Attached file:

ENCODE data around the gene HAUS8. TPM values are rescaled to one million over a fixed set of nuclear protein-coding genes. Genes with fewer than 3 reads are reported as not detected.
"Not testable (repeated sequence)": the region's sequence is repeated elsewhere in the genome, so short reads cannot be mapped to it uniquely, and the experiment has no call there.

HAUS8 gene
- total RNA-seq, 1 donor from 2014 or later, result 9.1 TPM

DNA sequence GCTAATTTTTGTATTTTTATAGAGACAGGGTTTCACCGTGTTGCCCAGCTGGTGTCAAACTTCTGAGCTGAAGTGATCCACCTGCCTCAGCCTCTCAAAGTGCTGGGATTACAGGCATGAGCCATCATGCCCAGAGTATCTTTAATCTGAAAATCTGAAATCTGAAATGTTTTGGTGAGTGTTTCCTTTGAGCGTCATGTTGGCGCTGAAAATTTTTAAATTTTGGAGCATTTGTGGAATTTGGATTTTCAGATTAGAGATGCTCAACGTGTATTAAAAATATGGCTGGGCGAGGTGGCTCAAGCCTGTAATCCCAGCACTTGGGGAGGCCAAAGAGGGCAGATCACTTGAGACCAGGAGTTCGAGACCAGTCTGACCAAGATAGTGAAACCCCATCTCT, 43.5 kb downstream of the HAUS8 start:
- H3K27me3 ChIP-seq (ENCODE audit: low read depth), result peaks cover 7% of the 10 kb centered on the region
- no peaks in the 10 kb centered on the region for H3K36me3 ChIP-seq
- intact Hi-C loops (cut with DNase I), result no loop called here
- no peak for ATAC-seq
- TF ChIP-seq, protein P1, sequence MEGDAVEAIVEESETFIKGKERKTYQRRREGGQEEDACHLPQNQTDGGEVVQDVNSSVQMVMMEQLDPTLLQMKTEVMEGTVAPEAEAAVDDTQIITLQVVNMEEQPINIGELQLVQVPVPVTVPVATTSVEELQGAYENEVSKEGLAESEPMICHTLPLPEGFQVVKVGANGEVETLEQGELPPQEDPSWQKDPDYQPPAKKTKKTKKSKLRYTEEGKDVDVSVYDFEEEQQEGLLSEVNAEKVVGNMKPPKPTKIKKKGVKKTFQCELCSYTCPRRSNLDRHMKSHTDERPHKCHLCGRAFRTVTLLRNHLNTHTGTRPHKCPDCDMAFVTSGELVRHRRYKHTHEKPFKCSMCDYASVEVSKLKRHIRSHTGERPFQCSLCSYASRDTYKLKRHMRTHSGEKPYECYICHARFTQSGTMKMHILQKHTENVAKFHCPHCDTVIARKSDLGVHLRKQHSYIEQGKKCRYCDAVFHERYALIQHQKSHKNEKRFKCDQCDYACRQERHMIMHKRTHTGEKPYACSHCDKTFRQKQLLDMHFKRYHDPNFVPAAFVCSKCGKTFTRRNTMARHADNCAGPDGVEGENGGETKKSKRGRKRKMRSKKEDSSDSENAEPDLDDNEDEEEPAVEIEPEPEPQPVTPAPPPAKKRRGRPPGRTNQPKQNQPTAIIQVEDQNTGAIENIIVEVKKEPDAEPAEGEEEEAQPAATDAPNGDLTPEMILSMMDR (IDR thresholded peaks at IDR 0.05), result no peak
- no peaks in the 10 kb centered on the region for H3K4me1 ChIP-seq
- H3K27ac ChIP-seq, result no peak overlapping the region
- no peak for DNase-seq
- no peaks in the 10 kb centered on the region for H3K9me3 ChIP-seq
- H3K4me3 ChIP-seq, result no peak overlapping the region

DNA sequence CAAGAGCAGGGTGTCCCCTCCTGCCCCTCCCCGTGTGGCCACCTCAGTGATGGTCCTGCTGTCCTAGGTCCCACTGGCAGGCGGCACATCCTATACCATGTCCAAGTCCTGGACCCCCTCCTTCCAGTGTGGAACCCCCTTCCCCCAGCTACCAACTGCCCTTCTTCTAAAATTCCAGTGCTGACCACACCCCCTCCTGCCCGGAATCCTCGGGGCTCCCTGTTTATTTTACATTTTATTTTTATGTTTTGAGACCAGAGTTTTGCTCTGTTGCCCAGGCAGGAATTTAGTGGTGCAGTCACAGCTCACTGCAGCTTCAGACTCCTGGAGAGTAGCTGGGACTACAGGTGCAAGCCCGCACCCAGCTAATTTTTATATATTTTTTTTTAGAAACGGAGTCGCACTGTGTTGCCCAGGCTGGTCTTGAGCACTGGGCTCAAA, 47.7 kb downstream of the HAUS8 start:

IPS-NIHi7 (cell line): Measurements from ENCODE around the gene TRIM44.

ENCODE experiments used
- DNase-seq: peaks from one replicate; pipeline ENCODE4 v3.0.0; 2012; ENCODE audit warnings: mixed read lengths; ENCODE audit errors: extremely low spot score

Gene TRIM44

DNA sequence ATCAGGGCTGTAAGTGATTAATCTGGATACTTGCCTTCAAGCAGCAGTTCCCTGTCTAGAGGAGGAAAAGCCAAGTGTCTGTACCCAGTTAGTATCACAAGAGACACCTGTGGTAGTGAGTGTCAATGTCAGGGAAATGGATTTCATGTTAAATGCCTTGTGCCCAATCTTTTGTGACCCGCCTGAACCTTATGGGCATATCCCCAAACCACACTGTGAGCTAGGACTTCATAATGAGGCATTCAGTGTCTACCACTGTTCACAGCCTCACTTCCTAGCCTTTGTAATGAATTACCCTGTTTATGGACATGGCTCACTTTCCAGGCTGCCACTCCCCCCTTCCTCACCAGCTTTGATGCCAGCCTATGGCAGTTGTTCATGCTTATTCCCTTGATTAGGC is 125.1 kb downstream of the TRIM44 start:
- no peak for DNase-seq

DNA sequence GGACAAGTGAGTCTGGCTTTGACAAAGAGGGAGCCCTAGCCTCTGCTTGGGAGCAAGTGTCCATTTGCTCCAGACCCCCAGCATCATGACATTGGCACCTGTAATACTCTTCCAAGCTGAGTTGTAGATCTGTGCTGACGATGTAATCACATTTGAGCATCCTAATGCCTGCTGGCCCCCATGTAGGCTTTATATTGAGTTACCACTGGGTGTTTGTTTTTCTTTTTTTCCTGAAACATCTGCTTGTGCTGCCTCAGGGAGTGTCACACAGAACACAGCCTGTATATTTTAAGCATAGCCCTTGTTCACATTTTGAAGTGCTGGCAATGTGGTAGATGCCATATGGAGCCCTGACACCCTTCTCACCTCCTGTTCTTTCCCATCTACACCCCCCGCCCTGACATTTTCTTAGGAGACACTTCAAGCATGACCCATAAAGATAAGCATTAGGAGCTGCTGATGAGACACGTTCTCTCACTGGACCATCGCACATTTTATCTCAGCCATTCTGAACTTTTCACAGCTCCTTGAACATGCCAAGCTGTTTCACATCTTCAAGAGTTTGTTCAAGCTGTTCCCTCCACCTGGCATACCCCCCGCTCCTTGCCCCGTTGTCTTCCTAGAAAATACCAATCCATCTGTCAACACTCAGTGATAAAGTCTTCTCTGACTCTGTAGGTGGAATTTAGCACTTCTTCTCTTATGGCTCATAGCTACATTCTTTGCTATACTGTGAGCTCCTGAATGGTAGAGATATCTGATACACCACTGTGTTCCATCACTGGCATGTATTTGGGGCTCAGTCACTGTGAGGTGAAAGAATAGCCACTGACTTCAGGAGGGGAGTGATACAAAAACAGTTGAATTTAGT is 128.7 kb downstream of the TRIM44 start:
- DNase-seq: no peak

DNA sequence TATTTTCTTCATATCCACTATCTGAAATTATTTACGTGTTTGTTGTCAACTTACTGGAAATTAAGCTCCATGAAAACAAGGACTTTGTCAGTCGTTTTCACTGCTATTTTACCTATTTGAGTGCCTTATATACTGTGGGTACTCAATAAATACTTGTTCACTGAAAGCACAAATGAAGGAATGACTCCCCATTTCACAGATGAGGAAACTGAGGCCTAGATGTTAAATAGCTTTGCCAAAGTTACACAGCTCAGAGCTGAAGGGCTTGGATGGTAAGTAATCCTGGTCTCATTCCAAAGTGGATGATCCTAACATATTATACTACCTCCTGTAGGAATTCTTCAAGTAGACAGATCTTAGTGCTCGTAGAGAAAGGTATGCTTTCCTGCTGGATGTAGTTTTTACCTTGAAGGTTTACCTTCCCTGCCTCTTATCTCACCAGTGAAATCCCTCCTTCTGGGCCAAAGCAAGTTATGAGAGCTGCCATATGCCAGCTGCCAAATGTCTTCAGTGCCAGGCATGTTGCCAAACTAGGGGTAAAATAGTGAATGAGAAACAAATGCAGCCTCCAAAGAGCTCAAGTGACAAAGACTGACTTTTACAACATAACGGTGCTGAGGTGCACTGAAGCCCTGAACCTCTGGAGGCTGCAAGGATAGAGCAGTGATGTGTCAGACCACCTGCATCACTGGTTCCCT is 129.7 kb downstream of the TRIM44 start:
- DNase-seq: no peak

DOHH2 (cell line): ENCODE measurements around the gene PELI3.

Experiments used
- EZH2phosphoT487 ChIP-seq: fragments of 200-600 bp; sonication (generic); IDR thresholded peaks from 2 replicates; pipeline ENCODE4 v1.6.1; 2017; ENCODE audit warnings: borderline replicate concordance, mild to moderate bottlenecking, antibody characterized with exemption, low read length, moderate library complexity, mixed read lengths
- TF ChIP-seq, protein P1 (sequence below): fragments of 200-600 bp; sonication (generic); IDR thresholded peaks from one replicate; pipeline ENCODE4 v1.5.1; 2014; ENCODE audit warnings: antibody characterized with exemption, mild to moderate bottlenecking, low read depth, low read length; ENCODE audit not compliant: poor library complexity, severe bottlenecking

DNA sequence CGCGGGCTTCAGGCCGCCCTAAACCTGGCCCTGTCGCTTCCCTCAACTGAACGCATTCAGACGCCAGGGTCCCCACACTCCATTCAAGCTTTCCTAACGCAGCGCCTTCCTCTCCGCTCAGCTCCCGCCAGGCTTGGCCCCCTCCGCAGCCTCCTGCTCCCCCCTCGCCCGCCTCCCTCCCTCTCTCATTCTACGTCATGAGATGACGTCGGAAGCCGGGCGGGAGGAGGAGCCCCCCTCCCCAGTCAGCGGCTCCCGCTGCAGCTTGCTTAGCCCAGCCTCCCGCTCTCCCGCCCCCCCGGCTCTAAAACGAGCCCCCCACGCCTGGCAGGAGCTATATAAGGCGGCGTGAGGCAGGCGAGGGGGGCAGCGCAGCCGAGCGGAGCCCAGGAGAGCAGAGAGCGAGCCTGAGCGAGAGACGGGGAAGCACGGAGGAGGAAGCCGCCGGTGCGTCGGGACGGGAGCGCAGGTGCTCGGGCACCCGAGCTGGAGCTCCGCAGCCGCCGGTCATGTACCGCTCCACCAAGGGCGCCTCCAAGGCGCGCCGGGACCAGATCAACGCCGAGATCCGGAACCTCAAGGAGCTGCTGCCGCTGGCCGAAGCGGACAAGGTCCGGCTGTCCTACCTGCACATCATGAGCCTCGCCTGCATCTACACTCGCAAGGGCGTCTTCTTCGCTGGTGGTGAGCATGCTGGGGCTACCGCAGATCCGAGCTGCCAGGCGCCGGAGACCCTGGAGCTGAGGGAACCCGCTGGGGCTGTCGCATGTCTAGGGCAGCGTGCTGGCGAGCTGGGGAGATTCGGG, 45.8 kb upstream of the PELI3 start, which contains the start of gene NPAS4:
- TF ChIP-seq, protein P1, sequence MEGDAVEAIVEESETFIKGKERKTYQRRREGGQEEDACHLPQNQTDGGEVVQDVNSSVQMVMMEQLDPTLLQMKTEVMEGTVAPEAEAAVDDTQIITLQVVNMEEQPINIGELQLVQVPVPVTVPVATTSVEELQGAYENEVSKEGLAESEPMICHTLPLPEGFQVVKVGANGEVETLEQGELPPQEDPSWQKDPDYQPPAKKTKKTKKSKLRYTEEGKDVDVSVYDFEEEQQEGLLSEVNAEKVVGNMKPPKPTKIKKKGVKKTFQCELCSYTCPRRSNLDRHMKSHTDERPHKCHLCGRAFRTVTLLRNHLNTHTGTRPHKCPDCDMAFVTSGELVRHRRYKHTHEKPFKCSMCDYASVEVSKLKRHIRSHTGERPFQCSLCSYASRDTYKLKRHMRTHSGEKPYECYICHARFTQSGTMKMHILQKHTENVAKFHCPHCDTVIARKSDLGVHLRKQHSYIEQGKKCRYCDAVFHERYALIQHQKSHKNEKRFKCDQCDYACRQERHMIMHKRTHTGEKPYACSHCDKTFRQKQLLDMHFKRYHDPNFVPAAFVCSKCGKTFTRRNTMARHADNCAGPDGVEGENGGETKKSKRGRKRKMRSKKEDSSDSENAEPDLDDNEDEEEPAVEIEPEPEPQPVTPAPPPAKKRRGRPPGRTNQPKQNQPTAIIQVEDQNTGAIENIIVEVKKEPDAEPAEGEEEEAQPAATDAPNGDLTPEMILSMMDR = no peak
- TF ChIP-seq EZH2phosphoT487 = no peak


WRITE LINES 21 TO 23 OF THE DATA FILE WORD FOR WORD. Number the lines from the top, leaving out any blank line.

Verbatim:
DNA sequence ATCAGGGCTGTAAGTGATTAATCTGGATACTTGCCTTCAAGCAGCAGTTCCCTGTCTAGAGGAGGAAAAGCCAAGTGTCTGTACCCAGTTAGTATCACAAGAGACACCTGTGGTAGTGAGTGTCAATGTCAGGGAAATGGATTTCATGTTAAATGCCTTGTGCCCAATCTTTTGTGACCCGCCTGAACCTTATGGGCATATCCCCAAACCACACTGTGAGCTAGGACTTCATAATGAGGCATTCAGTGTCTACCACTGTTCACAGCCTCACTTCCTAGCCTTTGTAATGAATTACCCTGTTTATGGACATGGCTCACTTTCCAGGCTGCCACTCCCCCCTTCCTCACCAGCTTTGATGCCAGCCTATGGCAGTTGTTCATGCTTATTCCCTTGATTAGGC is 125.1 kb downstream of the TRIM44 start:
- no peak for DNase-seq

DNA sequence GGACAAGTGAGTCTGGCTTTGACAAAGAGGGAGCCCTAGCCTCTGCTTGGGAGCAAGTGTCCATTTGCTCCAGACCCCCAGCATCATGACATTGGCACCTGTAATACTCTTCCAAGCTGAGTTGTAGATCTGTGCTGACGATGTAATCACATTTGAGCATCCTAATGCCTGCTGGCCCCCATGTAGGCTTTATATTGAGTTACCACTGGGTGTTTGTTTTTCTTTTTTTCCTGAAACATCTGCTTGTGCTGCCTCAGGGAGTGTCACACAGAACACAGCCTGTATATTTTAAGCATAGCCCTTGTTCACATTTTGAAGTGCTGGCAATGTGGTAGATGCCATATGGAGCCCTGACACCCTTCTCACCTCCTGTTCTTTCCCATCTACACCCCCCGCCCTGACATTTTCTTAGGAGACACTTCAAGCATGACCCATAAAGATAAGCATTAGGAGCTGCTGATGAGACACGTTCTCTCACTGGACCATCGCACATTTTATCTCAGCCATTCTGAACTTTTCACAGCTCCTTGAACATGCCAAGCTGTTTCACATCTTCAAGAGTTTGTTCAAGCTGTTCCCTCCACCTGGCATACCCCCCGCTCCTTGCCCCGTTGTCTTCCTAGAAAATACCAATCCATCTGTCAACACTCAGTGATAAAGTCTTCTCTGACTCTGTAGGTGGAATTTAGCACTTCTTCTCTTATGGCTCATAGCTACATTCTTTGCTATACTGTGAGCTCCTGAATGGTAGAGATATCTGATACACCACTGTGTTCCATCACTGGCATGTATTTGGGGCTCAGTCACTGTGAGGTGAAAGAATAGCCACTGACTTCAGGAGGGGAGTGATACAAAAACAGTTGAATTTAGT is 128.7 kb downstream of the TRIM44 start: